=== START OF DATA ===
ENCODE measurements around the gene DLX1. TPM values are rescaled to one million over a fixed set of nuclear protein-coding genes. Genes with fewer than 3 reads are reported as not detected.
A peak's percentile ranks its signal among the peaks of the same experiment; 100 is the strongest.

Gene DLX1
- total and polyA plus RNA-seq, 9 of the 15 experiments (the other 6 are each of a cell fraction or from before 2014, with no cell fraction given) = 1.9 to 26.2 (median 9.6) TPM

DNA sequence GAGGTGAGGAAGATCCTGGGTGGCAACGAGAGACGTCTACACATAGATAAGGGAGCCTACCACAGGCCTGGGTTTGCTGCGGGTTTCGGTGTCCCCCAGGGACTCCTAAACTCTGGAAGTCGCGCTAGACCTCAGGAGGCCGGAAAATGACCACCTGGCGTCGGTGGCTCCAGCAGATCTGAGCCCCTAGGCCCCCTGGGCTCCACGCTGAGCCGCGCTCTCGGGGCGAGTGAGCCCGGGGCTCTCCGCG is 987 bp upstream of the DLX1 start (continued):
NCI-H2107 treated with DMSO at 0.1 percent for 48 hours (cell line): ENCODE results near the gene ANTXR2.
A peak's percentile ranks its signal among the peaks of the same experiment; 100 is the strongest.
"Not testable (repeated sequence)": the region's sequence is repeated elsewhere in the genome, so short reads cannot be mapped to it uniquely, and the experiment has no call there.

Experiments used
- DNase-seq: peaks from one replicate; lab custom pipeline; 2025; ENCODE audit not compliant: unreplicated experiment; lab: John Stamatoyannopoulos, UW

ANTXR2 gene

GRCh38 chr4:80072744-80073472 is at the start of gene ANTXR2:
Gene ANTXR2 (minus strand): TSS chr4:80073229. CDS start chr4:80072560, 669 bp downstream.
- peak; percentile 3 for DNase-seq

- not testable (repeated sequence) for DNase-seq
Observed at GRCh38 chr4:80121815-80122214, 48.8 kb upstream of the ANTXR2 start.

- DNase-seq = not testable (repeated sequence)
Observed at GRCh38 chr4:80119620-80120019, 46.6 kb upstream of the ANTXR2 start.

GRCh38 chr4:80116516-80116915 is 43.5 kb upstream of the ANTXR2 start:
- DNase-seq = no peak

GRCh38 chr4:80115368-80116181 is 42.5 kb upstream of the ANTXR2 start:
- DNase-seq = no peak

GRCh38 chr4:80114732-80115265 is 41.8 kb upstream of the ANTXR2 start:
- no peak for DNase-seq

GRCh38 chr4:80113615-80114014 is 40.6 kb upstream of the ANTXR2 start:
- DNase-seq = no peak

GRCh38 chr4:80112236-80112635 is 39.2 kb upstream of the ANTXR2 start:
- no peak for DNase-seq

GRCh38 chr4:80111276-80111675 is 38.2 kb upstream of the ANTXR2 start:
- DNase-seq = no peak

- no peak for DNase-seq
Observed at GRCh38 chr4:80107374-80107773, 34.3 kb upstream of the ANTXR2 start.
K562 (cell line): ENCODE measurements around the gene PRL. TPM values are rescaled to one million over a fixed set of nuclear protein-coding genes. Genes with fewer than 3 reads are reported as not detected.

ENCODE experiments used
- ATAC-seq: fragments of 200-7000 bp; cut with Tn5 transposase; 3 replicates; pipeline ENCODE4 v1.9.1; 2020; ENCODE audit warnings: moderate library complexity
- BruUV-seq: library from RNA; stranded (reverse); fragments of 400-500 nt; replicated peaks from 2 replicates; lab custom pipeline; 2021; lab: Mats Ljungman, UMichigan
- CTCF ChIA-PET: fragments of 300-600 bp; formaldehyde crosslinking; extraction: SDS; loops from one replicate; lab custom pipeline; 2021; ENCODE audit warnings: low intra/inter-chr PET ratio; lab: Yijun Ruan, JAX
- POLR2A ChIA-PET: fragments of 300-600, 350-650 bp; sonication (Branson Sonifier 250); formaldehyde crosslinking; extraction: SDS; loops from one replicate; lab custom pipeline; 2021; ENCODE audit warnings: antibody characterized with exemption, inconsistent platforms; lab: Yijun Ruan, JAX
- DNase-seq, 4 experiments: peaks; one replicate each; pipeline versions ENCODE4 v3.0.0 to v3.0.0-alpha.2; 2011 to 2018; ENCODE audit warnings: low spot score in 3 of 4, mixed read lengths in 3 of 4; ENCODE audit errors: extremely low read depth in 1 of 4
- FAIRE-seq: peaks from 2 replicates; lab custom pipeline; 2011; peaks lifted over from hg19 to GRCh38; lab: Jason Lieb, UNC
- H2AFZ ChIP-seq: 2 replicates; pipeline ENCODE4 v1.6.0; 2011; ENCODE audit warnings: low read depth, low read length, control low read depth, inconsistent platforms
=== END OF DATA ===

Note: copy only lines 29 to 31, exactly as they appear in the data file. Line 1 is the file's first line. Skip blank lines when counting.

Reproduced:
GRCh38 chr4:80111276-80111675 is 38.2 kb upstream of the ANTXR2 start:
- DNase-seq = no peak

- no peak for DNase-seq